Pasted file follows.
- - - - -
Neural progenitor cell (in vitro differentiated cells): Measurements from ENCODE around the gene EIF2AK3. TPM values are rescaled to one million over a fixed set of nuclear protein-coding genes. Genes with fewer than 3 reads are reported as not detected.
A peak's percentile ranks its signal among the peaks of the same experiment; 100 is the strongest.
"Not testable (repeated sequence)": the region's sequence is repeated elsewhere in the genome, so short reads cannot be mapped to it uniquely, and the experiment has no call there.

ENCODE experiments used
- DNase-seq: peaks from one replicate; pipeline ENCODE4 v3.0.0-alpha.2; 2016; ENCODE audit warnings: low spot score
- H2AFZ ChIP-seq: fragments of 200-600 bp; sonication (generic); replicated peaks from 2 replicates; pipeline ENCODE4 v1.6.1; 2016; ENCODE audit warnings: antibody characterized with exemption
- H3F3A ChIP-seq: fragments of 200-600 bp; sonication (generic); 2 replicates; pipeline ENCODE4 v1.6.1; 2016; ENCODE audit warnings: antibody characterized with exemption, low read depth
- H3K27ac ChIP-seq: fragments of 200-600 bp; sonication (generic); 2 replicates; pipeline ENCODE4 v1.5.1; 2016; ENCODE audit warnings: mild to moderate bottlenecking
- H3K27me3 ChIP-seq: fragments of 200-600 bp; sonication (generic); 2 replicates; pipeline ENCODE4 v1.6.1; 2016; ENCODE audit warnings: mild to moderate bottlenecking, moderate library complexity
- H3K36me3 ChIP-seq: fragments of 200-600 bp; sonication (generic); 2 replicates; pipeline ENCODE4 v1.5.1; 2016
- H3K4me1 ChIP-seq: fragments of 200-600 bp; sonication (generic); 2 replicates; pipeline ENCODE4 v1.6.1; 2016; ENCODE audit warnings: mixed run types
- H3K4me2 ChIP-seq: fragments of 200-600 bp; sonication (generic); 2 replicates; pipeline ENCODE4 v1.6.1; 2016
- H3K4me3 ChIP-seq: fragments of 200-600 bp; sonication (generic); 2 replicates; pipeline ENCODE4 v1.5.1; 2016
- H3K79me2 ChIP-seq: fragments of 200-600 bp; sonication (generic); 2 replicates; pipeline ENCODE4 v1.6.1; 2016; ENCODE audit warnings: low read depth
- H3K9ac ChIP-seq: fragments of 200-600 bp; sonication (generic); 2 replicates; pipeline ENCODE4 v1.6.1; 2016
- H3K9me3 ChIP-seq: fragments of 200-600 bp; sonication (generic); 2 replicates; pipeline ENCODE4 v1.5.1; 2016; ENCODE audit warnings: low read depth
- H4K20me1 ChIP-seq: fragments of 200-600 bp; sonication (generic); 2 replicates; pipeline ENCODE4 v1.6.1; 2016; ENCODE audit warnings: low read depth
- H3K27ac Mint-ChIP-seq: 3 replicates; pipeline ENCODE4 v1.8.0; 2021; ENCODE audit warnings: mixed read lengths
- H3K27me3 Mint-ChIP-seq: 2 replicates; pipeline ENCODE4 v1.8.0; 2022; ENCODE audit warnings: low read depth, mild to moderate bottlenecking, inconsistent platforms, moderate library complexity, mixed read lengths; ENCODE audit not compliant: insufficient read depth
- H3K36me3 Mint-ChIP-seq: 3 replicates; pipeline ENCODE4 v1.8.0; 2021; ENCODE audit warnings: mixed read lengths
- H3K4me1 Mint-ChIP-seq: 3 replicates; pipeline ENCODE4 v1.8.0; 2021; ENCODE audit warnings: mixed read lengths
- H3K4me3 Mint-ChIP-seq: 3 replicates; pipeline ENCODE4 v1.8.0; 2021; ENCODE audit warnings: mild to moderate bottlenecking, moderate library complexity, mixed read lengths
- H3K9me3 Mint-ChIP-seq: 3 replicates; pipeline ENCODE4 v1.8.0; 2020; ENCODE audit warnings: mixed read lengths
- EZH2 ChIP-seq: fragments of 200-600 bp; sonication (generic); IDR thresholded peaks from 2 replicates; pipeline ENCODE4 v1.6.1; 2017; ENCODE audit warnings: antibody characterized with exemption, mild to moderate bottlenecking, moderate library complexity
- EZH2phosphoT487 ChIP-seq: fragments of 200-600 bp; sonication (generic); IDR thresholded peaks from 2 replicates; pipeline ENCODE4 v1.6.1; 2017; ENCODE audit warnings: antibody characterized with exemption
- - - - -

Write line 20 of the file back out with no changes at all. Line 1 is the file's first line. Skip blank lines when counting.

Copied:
- H3K36me3 Mint-ChIP-seq: 3 replicates; pipeline ENCODE4 v1.8.0; 2021; ENCODE audit warnings: mixed read lengths